The trouble with maintaining a blog is that you think of all sorts of things to write about when you’re doing something else, like working, or driving, but when you finally sit down in front of the computer, all those great ideas go right out the window. So you end up, or at least I end up, spewing a bunch of “blah, blah, blah, I’m not feeling so good right now” twaddle that comes nowhere near the brilliant, elusive, dreamy posts that fly in through one ear and out the other before they make it into typed words. Oh, if you could have seen the posts I composed in my head.
I’m sitting here in a cafe typing into my laptop right now. The impermanence of life is weighing heavily on my mind, and has been for a while. The holidays are over. One person I knew, a man who helped me out a lot, simply by living an example and by exuding serenity when I got to a crisis point over 19 years ago and had to abandon one way of life for another, died over the holidays. Another person I’ve known just about as long, who was around when I was wrestled by life into surrender, is reportedly on her deathbed as I write this. My daughter, 23 and beautifully independent, left for Thailand right after Christmas on a one-way ticket. I sincerely hope there’s a god, or maybe some benevolent spirits, who will watch over her and keep her safe.
Me? I’m not a loser. I make a lot of mistakes. Lately, the task of making amends has been coming up, partially because of where I am in a certain spiritual-growth process, and partially because, well, I’m sick and tired of making the same mistakes over and over, and I’m tired of doing stupid things that hurt people I care about, and I want to stop and I want to set things right. I’ve got one in particular that’s at the top of the stack, an old friend I badmouthed on Facebook, and maybe somewhere else I can’t remember because I was in a fugue state of being a butthole. I’ve tried to make amends several times, with no response any time. Please don’t laugh.
Many of my resentments seem to grow out of my frustration to be heard as a songwriter and musician. I get frustrated, then bitterly resentful, and then that negative state I’m in, along with the damage I’ve caused, turns people against me. What I really need to do is let go of any desire to play music — not give up, but just let go. I did that for my nonexistent love life, which is still nonexistent, but at least I’m not torturing myself anymore whenever a beautiful woman crosses my path, or worse, a beautiful woman who at one time professed love for me. It doesn’t mean I have to stop playing music or singing or writing songs; it just means I have no expectations that anyone other than me will give much of a hoot.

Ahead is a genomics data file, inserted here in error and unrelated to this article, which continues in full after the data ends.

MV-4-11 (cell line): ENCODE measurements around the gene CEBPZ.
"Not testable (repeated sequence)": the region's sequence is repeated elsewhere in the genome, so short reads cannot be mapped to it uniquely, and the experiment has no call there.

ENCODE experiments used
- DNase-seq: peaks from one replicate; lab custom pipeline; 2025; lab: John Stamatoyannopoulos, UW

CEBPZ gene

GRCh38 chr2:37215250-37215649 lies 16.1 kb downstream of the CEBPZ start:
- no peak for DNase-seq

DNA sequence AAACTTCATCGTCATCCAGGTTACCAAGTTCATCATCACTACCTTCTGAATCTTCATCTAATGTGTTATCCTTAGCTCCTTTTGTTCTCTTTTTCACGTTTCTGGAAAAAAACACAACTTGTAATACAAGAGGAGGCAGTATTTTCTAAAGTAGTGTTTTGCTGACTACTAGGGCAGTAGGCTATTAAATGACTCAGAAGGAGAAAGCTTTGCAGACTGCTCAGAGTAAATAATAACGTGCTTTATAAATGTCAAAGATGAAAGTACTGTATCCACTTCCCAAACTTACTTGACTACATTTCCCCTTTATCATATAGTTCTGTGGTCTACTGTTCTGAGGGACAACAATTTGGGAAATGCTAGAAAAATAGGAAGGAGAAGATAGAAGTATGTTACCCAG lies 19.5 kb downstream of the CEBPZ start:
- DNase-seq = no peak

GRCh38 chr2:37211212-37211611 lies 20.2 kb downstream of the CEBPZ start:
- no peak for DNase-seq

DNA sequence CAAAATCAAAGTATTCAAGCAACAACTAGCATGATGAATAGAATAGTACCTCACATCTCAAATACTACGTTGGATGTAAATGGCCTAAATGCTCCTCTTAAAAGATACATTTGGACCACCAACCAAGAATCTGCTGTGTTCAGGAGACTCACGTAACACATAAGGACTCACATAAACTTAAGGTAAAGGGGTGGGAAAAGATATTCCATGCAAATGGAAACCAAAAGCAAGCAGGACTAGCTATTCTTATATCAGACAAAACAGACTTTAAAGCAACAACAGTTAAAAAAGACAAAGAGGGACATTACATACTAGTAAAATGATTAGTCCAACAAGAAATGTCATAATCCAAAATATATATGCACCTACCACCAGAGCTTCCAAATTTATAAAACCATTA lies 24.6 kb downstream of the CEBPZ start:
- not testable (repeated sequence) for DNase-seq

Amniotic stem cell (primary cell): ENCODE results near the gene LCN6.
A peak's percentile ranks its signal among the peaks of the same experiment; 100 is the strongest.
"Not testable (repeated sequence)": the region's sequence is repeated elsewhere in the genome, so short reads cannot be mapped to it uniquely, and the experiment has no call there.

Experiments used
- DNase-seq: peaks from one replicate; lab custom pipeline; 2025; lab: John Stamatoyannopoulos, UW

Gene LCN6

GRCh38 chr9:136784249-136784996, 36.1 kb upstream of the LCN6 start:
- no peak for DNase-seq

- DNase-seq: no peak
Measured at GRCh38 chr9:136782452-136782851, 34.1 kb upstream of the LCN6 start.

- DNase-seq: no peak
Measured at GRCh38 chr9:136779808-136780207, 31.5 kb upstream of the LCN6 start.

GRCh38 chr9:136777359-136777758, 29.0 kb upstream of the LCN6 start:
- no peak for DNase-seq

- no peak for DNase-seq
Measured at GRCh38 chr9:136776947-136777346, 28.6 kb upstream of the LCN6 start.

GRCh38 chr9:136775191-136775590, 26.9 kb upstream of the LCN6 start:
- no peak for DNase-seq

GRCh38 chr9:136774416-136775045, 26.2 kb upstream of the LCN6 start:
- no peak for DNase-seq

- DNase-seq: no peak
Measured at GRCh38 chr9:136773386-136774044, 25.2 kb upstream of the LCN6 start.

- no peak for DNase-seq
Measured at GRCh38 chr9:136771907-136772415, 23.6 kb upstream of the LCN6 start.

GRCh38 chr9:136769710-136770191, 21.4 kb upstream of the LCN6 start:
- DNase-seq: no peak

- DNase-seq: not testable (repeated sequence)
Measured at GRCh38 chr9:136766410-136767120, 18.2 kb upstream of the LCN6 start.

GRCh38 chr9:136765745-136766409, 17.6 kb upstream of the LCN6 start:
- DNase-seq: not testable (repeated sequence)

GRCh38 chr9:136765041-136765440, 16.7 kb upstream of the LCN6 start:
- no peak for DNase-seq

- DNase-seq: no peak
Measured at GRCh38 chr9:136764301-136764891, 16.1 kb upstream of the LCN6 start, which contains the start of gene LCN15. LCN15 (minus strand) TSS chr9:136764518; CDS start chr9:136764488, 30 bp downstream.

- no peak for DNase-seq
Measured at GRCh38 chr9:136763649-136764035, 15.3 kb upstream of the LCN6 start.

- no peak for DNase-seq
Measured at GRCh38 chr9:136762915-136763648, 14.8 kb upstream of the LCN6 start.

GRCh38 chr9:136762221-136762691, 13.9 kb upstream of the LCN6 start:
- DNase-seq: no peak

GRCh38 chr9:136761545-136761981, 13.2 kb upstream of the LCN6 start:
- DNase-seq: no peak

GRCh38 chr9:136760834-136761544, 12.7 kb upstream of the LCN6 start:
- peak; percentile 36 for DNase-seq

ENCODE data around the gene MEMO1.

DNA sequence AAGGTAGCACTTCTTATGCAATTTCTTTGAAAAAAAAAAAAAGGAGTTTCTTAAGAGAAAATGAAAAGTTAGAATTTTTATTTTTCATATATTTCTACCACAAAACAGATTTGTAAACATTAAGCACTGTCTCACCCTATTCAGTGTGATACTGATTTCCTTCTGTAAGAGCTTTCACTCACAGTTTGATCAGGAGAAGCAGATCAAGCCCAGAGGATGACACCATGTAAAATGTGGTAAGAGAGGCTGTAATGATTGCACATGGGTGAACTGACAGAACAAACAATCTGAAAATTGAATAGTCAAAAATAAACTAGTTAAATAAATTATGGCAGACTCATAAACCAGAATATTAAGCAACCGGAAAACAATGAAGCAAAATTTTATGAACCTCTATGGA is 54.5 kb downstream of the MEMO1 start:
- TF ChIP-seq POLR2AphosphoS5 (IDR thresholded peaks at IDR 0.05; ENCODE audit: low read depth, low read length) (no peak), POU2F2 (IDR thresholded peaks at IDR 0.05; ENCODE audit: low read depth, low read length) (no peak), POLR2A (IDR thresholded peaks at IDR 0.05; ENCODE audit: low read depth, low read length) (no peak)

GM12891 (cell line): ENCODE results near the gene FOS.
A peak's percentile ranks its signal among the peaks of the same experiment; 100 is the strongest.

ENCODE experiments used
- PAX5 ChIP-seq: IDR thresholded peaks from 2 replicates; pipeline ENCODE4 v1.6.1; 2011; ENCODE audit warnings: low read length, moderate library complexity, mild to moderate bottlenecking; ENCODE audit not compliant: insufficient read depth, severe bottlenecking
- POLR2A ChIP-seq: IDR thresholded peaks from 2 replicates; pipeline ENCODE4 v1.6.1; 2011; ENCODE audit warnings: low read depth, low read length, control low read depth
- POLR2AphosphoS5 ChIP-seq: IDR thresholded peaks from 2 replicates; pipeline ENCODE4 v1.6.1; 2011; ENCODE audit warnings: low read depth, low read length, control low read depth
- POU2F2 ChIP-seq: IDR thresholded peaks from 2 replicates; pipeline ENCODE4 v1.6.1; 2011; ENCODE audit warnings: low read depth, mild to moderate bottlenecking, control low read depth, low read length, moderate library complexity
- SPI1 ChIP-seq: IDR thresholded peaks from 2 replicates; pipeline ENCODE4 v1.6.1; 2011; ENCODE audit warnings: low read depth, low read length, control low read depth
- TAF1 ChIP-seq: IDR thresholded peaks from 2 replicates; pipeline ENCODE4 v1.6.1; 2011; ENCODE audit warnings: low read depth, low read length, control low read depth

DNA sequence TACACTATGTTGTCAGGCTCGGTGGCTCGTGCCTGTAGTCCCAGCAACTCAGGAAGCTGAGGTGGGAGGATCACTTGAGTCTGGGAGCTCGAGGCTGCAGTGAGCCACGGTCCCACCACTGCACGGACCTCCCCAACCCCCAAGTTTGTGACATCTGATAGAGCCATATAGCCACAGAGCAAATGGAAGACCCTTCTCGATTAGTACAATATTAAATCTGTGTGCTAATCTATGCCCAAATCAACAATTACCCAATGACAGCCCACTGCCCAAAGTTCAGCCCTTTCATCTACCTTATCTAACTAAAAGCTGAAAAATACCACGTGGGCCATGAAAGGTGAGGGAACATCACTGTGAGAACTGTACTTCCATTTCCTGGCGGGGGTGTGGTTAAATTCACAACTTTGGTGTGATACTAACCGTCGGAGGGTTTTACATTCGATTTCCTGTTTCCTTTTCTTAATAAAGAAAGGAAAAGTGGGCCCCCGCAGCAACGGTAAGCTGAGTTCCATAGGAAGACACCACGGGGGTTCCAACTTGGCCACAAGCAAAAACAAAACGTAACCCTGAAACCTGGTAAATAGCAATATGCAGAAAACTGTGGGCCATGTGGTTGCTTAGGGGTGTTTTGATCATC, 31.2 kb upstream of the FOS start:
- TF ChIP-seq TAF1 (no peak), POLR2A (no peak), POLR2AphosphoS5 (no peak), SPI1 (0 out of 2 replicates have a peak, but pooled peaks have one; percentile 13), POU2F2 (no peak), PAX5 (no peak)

This morning I woke up to a pretty cool dream. It was long and byzantine, probably fueled by the anodyne Tom Ka Gai soup I ate the night before to ward off this horrible fluey-coldy thing that hit me on New Year’s Eve, and all I remember was the end. I descended with a small group of people, familiar to me but I can’t recall their names, into a cave that led to another world inside the Earth, kind of like Jules Verne’s Journey to the Center of the Earth, which I’d enjoyed in comic-book form (Classics Illustrated) until I stupidly took it with me on a Boy Scout 50-mile hike and the Scoutmaster caught me reading it behind a tree and he made me burn it and a couple of other childhood comic favorites, me weeping like a pussyboy at losing some things I loved dearly, in front of all the other Boy Scouts.
Anyway, this group and I descended into this other world, which was verdant and primitive, like the plants were at an earlier stage of evolution. There were these younger boys, like my sons, and at one point one of them told me how cool it might be if we could fly. “What’s holding you back?” I answered him. “It’s easy. Watch.” Then I got a running start, but my arms out like plane wings and took off. I was zooming around this inner dome world, rising and diving and doing barrel rolls, and I saw that they followed. The sky was pink and orange with clouds, and the landscape was lush and green, like hilly jungles that went on for miles. At one point, I flew over what looked like some kind of modern defense installation, or maybe a nuclear power plant or a UFO, all gleaming chrome in the bright light. My mind couldn’t make sense of what it was doing in the corner of this domed jungle world of my dreams.
And then, we all landed, and it was time to leave. There was a woman sitting in a lounge chair on a deck, and she was a composite of my first girlfriend Jo and my daughter’s mom Lynne and a couple other women I’ve loved. She looked up from the newspaper she was reading, and as I walked by she rose up and planted a big kiss on my lips. “It’s so good to have you back, Bri,” she said, calling me by a shortened version of the middle name I’d gone by in my younger years. “It’s so nice to see you acting like your old self again.” I’m not sure what she meant. I mean, I kinda have an inkling, but I’m really not so sure.
Then again, there is a lot I do not know, and probably never will. —Jackson Griffith
Well, I believe I’ve finally found something that approximates the sound inside my head most of the time. Especially lately, a weird slow grind of tension that I’ve been unaccustomed to in recent years, since I started practicing meditation daily, and since I stopped doing a lot of things that used to up the noise level in my head. I think this incipient anxiety may have something to do with some ongoing procrastination issues I’ve got going on.
The good news is, I’m feeling a bit better today than I did over the past few days The weather was darn near perfect, and then I hit a backyard get-together and talked to a bunch of people I’d never met, along with a couple of old friends, which is a real accomplishment for me. From there, I walked over to Luna’s Cafe and caught a knockout evening of jazz featuring Alex Jenkins’ Sound Immersion (Jenkins on drums, the unrelated Adam Jenkins and Tony Passarell on saxes, Alex Rieff on standup bass) and V Neck (Ross Hammond on guitar, Tom Monson on drums), which struck the right note between squiggly improvised experimentalism and more formalized accessibility. I went alone, because most of the women I know express the opinion that the only jazz worth listening to is NPR-approved and played by guys in undertaker-black suits who are trying their darnedest to sound like Blue Note recording artists circa 1957, and because, well, right now I don’t know any women who’d be interested in tagging along.